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February 2014
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spaces and exchanges : Ellis Island

Ellis Island

The Voyage to Freedom

Coming to America appealed to many immigrants from the southern and northern parts of Europe as they found a way out of situations of persecution and oppression as well as political and economic difficulties. Once they arrived in America, some passengers were allowed to go on shore without making their way through inspection. This privilege was given to those considered to be first and second class citizens. All the other “lower class” citizens were shipped off to Ellis Island to go through inspection.

To travel to America immigrants had to pay from twelve dollars to sixty dollars per person, which meant that families had to save their money for years before they could travel to America. Even when the money was available, families still had to go through the process of being screened before they could get on board a ship to sail to America. Once they made it to their destination, passengers had to go through a physical inspection by doctors before they were set free into their new life or were detained because of issues that the doctors found. Sometimes, what was supposed to be a happy ending to coming to America ended in disappointment. This happened when a family member was not allowed into America and was sent back to where he came from.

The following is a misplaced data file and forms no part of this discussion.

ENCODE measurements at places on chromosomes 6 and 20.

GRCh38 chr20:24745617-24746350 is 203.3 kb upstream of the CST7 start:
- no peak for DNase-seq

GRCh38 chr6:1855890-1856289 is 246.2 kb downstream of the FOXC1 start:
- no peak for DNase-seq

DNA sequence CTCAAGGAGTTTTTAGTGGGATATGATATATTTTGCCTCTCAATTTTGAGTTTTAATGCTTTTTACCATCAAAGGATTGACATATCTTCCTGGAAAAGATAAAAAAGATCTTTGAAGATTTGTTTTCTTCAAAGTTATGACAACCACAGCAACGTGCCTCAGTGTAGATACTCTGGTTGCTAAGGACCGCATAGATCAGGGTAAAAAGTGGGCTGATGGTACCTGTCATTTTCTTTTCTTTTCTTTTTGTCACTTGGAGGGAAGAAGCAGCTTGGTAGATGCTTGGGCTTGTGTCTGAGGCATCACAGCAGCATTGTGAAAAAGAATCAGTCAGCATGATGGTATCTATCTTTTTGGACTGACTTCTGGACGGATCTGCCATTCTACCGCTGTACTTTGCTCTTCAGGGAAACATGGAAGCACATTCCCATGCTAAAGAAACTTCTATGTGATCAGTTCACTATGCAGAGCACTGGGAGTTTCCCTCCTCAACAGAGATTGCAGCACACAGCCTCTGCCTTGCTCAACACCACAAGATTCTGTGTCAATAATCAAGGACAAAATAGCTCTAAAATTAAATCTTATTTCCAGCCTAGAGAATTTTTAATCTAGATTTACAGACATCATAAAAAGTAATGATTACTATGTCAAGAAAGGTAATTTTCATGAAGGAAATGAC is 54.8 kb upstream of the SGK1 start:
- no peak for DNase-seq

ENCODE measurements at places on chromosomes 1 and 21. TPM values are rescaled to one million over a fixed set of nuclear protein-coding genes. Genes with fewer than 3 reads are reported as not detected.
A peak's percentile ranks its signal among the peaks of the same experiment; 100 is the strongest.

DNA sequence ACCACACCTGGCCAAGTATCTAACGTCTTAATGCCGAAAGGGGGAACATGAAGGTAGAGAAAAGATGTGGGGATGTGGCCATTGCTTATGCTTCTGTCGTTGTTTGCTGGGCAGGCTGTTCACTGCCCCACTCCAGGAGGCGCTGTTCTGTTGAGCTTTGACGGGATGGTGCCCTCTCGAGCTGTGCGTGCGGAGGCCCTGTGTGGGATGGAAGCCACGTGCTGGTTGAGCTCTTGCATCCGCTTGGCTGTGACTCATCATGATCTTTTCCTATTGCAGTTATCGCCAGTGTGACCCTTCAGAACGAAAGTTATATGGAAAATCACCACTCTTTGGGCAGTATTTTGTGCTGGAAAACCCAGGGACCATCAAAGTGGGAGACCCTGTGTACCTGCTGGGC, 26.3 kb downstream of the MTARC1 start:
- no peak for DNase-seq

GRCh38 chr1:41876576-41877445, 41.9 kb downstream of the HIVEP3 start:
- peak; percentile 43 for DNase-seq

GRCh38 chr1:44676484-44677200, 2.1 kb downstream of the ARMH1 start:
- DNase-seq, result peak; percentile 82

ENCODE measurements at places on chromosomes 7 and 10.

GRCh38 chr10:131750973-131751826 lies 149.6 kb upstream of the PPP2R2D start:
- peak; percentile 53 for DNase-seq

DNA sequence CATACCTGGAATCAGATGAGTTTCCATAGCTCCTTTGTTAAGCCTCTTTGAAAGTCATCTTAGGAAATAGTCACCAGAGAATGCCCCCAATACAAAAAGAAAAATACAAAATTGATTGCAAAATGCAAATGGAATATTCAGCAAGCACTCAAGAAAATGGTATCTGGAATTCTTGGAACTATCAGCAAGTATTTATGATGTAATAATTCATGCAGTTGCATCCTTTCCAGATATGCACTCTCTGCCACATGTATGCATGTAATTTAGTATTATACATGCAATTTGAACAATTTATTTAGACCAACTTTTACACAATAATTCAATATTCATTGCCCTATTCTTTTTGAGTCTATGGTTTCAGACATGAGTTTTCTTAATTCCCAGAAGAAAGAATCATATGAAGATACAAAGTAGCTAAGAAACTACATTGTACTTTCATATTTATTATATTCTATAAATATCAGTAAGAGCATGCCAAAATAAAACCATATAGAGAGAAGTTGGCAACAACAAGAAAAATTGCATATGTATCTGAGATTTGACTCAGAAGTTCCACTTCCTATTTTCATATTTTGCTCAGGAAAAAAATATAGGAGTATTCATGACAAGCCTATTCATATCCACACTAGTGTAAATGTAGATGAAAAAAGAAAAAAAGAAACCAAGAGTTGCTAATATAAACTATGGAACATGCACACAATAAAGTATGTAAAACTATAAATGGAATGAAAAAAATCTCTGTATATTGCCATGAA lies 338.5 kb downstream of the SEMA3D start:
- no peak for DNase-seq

Ellis Island and the Immigrant- Annie Moore

On January 1, 1892, a ship coming in from Ireland, landed at Ellis Island with a load of Irish Immigrants. The first person to step foot on the island was Annie Moore, a 15 year old girl. The teenager was presented with a gold coin; its monetary value was worth ten dollars for being the first person to step foot on the newly constructed Ellis Island. Annie and her brothers had spent 12 days on the ship as they set out to join their parents who were already living comfortably in New York. This girl and her brothers are recognized as the first people to arrive on the renovated island. A statue with the image of Annie and her younger brothers now stands at the Ellis Island Museum.

Learn about Ellis Island in this History Channel report.

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